Muscat loses two points but retains 9-point trust rating

No gains for Simon Busuttil • Highest ever number of respondents say they trust neither Muscat nor Busuttil

Prime Minister Joseph Muscat and Opposition leader Simon Busuttil
Prime Minister Joseph Muscat and Opposition leader Simon Busuttil


Joseph Muscat has emerged as clearly more popular than his party, being trusted by 38% of voters. That’s eight points more than the percentage of voters who are sure of voting Labour again in an election.

On the other hand Busuttil is just one point more popular than his own party. 

The survey was conducted after the Christmas recess, which was dominated by the controversy over the PM’s New Year address, which saw him visiting the kitchen of a young couple who turned out to be the owners of a furniture factory. 

The survey indicates a small but consistent shift in favour of the PN. But it also shows a considerable movement between both parties.

While nearly 7% of PL voters in 2013 have switched to the PN, 3% of PN voters in 2013 have switched to the PL, confirming Muscat’s continued ability to charm a segment of the Nationalist electorate, with the PN still suffering a haemorrhage to Labour – the 3% of 2013 PN voters who said they would vote for Labour, down from 5% back in October.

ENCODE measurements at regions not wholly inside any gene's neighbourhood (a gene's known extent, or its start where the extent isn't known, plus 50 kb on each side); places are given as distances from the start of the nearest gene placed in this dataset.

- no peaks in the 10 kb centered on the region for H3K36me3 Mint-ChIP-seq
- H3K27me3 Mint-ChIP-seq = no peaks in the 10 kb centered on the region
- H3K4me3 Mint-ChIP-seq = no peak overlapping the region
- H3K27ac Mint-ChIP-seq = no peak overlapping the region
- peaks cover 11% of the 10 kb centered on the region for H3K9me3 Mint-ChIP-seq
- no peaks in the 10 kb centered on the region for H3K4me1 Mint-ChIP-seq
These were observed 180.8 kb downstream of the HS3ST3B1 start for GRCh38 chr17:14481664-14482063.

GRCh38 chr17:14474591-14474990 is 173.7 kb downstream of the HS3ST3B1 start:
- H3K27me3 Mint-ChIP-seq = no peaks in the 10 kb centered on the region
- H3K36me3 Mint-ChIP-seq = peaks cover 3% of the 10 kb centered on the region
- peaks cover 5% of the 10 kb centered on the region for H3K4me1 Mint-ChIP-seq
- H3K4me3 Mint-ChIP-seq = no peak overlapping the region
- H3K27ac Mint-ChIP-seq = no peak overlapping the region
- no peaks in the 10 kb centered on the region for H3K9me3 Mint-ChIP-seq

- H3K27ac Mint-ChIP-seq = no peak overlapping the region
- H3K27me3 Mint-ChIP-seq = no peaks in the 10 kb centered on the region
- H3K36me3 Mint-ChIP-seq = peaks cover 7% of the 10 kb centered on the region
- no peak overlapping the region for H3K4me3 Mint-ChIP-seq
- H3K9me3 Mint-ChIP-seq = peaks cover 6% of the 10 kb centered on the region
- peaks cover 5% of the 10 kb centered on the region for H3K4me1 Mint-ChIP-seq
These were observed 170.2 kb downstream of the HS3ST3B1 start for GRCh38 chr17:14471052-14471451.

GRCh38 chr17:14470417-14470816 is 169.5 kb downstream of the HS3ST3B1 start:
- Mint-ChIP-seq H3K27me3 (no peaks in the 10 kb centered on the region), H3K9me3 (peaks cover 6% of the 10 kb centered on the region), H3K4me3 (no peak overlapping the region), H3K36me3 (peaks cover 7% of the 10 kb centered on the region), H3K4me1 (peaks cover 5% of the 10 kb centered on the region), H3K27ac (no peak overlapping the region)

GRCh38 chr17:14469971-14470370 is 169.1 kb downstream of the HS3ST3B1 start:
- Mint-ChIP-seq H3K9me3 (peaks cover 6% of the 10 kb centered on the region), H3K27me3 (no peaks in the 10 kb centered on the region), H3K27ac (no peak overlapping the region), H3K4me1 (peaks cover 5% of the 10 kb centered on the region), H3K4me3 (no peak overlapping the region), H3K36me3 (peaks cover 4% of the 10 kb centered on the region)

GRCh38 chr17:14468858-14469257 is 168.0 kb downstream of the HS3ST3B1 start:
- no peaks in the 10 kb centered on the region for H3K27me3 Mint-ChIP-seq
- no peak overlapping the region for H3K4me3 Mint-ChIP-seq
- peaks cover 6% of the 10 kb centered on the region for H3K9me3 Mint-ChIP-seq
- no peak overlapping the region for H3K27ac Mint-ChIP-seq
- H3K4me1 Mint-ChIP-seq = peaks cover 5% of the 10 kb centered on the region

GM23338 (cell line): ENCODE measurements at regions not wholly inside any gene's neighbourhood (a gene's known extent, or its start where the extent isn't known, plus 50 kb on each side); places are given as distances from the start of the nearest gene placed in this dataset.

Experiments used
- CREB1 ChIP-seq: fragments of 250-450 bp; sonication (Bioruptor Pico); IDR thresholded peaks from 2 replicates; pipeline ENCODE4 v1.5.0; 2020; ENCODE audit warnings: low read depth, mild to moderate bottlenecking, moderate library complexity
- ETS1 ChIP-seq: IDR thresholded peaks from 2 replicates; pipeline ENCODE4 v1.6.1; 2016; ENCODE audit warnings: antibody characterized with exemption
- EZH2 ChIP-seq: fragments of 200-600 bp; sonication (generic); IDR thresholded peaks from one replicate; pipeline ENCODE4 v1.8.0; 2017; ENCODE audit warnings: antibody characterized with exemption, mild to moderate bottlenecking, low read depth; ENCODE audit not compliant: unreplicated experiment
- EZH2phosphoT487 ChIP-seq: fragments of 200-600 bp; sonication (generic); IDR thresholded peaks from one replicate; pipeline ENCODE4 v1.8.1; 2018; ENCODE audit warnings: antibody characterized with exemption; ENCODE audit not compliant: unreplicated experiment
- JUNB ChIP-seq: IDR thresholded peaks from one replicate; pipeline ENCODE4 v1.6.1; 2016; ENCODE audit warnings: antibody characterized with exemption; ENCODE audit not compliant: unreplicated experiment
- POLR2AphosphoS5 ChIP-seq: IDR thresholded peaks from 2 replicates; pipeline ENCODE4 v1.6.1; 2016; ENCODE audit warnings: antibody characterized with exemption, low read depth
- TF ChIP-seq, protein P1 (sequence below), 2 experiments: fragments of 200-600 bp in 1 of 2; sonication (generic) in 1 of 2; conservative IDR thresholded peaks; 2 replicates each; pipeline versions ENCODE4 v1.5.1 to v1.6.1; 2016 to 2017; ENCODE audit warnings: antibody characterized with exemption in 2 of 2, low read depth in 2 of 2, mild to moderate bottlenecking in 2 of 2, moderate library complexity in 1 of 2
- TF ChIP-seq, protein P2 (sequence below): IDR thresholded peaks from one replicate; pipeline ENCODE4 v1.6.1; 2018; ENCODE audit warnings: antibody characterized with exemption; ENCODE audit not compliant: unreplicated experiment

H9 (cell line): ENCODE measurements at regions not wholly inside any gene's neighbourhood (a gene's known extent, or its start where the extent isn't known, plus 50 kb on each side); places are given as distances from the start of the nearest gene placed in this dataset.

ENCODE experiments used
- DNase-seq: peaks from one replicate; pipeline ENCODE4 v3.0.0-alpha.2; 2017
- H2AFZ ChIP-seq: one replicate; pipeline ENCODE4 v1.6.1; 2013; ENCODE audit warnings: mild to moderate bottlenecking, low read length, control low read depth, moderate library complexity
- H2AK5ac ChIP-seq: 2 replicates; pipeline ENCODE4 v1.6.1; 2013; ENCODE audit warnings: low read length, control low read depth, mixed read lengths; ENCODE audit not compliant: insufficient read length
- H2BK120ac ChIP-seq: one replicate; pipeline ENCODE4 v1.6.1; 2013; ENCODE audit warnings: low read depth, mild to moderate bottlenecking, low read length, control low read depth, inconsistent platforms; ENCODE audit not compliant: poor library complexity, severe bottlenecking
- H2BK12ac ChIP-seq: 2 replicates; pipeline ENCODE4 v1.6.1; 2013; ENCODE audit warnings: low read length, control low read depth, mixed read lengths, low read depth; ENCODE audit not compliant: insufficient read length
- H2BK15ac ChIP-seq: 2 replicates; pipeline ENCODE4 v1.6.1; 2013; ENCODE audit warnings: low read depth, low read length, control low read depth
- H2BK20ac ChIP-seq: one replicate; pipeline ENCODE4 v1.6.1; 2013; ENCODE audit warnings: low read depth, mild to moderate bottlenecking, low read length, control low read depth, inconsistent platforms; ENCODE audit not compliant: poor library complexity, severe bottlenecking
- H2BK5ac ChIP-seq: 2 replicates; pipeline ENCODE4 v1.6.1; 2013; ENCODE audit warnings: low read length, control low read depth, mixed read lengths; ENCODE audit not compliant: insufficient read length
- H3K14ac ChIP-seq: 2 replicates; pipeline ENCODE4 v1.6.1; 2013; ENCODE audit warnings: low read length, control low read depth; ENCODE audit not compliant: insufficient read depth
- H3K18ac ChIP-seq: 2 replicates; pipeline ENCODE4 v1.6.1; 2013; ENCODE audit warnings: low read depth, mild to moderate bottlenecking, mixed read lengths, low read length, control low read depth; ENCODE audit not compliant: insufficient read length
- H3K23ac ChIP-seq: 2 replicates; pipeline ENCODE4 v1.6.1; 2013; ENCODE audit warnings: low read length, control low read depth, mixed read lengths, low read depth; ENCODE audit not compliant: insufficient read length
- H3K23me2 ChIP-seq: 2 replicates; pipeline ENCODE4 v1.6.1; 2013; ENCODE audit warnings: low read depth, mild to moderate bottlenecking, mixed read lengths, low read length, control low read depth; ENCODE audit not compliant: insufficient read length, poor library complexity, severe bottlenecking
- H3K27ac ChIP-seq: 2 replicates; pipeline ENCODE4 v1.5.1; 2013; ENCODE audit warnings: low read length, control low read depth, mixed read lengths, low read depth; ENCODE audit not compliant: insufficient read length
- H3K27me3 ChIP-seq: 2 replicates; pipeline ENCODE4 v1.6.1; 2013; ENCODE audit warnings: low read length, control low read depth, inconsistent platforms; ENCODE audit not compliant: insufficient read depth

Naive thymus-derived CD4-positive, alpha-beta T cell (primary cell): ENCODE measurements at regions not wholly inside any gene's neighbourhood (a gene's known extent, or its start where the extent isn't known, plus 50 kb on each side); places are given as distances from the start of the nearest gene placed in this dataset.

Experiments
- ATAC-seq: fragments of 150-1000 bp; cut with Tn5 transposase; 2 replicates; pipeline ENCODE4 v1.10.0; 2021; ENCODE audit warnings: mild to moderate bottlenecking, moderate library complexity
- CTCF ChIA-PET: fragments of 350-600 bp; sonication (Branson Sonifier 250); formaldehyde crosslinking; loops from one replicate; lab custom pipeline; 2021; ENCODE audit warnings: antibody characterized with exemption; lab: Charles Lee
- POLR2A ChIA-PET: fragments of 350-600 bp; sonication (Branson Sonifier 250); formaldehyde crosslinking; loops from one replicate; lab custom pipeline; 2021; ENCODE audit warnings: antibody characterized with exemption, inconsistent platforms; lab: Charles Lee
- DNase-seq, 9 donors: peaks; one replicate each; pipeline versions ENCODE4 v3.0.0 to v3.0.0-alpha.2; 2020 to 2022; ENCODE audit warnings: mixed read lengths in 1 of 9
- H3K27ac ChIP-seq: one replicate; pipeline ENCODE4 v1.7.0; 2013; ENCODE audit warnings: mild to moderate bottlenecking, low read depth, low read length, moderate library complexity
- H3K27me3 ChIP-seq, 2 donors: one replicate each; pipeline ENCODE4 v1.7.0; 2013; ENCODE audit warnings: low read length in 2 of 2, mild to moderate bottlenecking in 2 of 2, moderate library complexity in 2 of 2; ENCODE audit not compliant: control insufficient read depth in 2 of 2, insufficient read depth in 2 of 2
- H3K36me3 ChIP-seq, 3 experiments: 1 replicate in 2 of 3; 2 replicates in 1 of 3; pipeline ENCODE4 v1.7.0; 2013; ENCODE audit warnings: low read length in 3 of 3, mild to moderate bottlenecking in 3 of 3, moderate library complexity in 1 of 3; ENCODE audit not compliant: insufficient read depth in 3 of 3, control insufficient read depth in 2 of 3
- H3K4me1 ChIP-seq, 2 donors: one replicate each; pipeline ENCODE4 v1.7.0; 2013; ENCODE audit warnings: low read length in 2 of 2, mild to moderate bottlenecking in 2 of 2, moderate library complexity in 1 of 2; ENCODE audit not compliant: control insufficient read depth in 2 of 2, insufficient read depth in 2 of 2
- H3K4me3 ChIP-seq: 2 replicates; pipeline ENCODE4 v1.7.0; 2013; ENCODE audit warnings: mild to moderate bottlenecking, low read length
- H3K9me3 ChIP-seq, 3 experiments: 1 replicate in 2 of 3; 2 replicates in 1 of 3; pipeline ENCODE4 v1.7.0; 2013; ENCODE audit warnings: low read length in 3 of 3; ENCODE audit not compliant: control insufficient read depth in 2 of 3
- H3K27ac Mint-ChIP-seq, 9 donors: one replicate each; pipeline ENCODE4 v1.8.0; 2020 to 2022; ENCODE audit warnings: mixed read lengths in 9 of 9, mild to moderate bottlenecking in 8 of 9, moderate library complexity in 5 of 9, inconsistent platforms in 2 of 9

Altogether, the survey suggests that under Busuttil’s leadership the PN is narrowing the gap with Labour, but Muscat firmly remains the most trusted leader. Moreover, although the gap between the parties has been reduced to three points, undecided voters who trust Muscat more than Busuttil could once again tip the balance in favour of the Labour Party.  

The dilemma for Labour is that of alienating more switchers in its bid to mobilise or please disgruntled core voters intent on not voting.=

Muscat loses 2 points

Despite the difficulties he is facing as PM, Muscat retained a strong trust lead but has seen a two point drop since October. Significantly he has seen his trust rating decline by six points over last year’s figures. This suggests that diminishing standards of governance have taken a toll on the PM’s popularity.   

Busuttil failed to capitalise on these losses, retaining the same rating as that registered in both October and in January 2015. What has changed since last year is the gap between the two leaders, with Muscat’s rating taking a nose dive while Busuttil’s remained stable.

The survey also confirms Busuttil’s ability to appeal to a segment of switchers who voted PN in 2008 and Labour in 2013. Back in March, only 9% of these voters preferred him. Now 25%, compared to 27% in October, prefer him to Muscat. This suggests that Busuttil’s more assertive style of leadership over the past year, which has seen him ditch two former Ministers (Joe Cassar and Giovanna Debono), is paying some dividends.

Busuttil has also firmly consolidated his position among 2013 PN voters – 81% of whom regard him as the most trusted leader, up from 79% in October and 77% in June. This shows that over the past months Busuttil consolidated his position among PN voters while making limited inroads among switchers and Labour voters. 

Muscat still manages to charm a segment of the PN’s 2013 voters: 3% say they now prefer him to Busuttil, down from 6% in October.